Patrick Sowers was a soldier. And still is a soldier.
He lost two dear friends in Iraq.
He has returned to Texas, all in one piece physically, and is able to resume a normal family life and career.
But he has never forgotten his fellow soldiers.
Patrick has started a charity called Operation Once in A Lifetime. http://operationonceinalifetime.com/
He raises funds to help soldiers in need. Help with plane tickets for a family member that needs to get to a hospital. Money to pay a soldier's family electric bill. Whatever the need is, Patrick works to fill it.
This past weekend, Patrick spent two days standing outside a Walmart in Plano, Texas in the sweltering heat. He was there to raise support for a large group of soldiers soon to return to Ft. Hood.
When soldiers come back after deployment, they are assigned a bed. No linens. No pillowcase. No towels. No toiletries.
So you've risked your life, lived in a shithole, been shot at, rocketed at, IED'd at for 12 to 15 months, and your welcome home is a skinny mattress on a metal bunk.
FRGs (Family Readiness Groups) around the globe have been working on projects like this to ease the cold harshness for the returning soldier by raising funds to buy the things that will make that bunk a little more welcoming.
Patrick parked his pickup in the Walmart parking lot, had simple flyers explaining what he was doing, and just waited for the passing customers to stop and ask.
Patrick reports that many people don't believe it. They can't imagine that this is what a returning soldier comes home to.
Patrick reports that some hear the news, and just walk away.
I went to give Patrick some moral support and to donate some funds from the Unsung Hero Fund. We talked for about 30 minutes.
An older woman walked up and asked what was going on. Patrick explained.
"That just can't be", she said. "That's appalling."
She proceeded to pull out cash and put it into Patrick's large collection jar.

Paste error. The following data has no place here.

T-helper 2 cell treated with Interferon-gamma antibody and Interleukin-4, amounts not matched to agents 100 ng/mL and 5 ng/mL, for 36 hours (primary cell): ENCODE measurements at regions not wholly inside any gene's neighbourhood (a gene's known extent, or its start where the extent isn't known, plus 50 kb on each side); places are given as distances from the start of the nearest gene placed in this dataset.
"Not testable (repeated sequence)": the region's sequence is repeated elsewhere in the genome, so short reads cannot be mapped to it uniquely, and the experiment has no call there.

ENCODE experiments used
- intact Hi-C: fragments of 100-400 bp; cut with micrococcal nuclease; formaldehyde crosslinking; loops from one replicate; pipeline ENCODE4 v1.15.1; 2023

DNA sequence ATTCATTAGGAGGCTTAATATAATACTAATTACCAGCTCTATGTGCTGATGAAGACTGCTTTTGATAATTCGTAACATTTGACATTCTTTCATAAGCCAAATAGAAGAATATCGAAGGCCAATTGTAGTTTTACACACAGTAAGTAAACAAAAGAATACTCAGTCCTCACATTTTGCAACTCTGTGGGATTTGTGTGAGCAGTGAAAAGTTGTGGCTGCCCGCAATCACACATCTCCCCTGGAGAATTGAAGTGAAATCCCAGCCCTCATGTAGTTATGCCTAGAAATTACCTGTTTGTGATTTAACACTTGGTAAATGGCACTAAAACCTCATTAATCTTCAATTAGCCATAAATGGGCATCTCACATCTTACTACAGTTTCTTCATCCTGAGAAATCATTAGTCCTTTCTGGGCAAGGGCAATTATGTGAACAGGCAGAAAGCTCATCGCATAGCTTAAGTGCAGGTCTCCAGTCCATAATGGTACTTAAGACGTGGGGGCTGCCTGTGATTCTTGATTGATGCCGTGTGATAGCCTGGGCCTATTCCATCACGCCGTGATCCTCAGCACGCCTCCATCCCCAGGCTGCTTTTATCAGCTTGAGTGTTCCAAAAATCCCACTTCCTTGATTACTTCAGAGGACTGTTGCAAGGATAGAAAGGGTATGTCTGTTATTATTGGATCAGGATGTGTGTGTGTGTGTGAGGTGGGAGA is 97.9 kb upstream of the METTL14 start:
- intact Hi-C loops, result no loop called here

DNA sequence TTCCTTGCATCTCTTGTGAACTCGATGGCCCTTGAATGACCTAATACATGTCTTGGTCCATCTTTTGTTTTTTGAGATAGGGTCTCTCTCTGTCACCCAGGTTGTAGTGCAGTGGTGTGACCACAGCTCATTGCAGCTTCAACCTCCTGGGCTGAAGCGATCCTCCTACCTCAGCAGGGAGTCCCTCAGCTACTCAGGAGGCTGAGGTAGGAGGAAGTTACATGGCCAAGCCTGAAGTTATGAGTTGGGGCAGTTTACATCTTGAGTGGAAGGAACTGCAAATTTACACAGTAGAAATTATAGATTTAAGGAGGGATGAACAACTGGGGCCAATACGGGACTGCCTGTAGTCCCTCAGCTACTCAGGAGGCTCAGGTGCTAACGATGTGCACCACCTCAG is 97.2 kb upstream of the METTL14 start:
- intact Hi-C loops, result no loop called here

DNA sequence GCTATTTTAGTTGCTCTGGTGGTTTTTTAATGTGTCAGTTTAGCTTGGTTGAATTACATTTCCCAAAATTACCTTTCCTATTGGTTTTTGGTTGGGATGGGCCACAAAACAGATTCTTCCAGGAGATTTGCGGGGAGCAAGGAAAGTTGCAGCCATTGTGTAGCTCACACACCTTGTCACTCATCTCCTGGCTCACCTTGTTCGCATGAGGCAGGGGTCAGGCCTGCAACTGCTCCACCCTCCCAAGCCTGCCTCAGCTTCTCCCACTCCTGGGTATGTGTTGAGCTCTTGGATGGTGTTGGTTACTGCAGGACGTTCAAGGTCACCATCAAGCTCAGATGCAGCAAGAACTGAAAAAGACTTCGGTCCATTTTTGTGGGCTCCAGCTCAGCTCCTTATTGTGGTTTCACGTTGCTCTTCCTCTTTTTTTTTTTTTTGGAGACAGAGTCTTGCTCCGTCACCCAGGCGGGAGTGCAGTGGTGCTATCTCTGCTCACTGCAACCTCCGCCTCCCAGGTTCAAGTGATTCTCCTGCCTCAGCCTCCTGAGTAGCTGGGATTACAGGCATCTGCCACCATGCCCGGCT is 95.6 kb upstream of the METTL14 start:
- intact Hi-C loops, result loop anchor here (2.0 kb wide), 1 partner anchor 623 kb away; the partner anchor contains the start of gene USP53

"Yes ma'am", Patrick responded. "It's the truth." He pointed at me and said, "Ma'am, his son was in the Army, ask him."
"Yes, sadly it it true. But the good news is we have good folks like Patrick and you willing to do something about it."
In a moment, the woman's grown daughter walked up. The older woman explained the situation, and the daughter expressed her disbelief. Then she dug for cash and stuffed more in the jar.
"Thank you", said Patrick. And the women walked to their car.
"Patrick, you are a hero", I said. "Let me know what you need. Thanks for standing out here for your fellow men and women. Love you, brother."
And I began to head for my car.
The daughter saw me and stopped me.
"What branch is your son in?"
"Did he get sent to Iraq?"
"Is he still there?"
"No, ma'am. He was killed in Iraq in November 2007."
She broke into tears. She leaned into her car and told her mom.
"Oh, that's just the saddest thing I've ever heard. I am so sorry. Sir, can I give you a hug. I really need to give you a hug."
"No, ma'am that's not necessary, but I appreciate your support."
"No, you don't understand. My son just joined the Air Force. I have been fooling myself that he can't get hurt. I've never met anyone that has lost a son in the military."
We hugged, and we sobbed for a while.
"Ma'am, chances are on your side that he will be alright. No one can promise, but the odds are on his side. Stay strong, you all will be fine."
"Thank you", she said. And she got in her car.
As I made my way to my car, with tears streaming down my cheeks, I prayed and hoped that he will be ok. I hoped I hadn't lied. I hoped I hadn't offered false hope.
For him, his Mom and his Grandmother, I hope he's ok.